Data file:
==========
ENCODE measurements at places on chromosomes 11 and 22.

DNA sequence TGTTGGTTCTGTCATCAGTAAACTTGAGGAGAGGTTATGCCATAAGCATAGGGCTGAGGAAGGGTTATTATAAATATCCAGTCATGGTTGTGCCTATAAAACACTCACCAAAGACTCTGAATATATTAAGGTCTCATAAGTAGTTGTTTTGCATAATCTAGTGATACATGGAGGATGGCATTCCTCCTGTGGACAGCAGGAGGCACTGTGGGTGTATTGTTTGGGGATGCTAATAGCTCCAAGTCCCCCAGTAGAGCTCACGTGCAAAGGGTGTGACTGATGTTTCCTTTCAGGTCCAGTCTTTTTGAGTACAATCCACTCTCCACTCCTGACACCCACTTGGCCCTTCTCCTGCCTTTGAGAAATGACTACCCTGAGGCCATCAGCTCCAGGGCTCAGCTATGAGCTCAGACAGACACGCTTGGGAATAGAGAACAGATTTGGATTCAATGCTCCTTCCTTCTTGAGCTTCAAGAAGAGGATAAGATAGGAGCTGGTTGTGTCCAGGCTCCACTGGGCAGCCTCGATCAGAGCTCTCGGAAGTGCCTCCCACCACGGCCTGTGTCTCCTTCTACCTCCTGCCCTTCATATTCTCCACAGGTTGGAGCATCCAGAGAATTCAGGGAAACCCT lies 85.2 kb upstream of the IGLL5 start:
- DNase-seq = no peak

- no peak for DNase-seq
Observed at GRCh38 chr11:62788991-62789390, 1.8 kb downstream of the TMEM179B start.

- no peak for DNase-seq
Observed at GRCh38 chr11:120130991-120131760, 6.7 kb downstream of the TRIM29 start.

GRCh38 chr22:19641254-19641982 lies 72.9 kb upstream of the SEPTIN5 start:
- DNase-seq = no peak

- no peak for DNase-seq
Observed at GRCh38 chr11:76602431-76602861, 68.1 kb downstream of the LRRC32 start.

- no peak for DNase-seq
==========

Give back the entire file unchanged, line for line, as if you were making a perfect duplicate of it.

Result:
ENCODE measurements at places on chromosomes 11 and 22.

DNA sequence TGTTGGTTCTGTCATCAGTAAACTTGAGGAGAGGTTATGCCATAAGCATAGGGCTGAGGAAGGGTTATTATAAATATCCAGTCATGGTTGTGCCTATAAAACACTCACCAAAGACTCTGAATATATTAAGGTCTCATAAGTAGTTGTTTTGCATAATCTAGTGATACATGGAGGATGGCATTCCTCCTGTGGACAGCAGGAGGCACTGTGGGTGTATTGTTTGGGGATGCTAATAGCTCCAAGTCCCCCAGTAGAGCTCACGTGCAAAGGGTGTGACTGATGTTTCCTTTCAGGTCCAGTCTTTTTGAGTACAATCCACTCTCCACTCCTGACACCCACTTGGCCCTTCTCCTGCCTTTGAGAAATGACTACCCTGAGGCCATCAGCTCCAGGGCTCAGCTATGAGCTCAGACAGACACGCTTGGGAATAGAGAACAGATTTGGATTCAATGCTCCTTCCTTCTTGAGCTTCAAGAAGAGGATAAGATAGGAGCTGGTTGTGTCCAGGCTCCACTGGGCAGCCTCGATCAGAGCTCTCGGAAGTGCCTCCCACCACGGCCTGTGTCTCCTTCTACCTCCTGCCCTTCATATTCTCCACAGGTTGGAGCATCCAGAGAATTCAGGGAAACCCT lies 85.2 kb upstream of the IGLL5 start:
- DNase-seq = no peak

- no peak for DNase-seq
Observed at GRCh38 chr11:62788991-62789390, 1.8 kb downstream of the TMEM179B start.

- no peak for DNase-seq
Observed at GRCh38 chr11:120130991-120131760, 6.7 kb downstream of the TRIM29 start.

GRCh38 chr22:19641254-19641982 lies 72.9 kb upstream of the SEPTIN5 start:
- DNase-seq = no peak

- no peak for DNase-seq
Observed at GRCh38 chr11:76602431-76602861, 68.1 kb downstream of the LRRC32 start.

- no peak for DNase-seq